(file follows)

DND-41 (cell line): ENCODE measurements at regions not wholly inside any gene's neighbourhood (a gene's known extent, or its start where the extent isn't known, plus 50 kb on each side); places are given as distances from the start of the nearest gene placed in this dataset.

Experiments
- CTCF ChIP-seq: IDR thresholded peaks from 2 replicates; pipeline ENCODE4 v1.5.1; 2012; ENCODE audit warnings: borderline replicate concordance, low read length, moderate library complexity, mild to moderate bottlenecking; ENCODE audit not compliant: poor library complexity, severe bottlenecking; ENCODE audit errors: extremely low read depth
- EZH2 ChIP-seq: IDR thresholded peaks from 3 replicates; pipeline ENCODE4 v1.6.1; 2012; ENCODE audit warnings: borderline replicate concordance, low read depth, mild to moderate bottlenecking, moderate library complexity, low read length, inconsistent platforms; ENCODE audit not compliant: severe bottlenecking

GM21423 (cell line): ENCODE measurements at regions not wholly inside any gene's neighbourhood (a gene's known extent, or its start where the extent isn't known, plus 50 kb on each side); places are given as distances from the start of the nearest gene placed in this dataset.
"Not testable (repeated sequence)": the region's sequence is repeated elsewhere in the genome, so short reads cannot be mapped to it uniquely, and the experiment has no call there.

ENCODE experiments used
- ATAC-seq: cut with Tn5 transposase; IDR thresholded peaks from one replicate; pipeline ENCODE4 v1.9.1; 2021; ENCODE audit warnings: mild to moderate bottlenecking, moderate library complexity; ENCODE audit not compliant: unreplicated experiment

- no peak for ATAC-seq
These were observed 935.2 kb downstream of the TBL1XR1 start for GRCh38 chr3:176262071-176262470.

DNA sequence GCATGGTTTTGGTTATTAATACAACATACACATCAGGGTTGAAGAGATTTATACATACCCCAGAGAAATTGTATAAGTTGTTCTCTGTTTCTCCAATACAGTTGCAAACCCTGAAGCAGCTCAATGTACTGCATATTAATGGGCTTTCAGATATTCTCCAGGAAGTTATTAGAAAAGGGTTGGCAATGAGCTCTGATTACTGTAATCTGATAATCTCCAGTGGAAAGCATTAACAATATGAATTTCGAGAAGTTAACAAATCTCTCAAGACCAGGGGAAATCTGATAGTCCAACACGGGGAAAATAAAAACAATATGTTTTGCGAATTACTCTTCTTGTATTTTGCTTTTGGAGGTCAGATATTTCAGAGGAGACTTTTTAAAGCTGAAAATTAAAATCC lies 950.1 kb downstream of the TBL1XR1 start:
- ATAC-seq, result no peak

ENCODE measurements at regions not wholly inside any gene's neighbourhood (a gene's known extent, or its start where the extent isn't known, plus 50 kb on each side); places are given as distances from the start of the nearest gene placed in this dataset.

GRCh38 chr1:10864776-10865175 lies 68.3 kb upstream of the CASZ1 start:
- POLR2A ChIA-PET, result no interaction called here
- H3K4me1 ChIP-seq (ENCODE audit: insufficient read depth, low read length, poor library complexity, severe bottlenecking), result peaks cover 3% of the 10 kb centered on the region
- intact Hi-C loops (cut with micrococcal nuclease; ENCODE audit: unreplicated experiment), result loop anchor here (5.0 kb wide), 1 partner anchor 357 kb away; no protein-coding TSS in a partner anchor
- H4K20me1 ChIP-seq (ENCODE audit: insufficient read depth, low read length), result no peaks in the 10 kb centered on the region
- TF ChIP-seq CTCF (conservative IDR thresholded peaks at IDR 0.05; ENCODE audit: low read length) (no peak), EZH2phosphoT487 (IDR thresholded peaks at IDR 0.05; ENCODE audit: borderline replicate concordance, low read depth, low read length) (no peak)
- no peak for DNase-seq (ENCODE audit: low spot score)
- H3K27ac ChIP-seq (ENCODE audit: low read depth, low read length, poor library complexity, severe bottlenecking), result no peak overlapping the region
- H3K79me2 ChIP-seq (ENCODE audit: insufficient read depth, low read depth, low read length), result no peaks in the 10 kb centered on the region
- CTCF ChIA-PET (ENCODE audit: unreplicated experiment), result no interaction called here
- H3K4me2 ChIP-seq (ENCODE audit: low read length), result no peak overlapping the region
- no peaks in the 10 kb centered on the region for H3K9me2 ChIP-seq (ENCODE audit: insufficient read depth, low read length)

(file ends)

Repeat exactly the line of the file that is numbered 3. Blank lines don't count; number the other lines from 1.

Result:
- CTCF ChIP-seq: IDR thresholded peaks from 2 replicates; pipeline ENCODE4 v1.5.1; 2012; ENCODE audit warnings: borderline replicate concordance, low read length, moderate library complexity, mild to moderate bottlenecking; ENCODE audit not compliant: poor library complexity, severe bottlenecking; ENCODE audit errors: extremely low read depth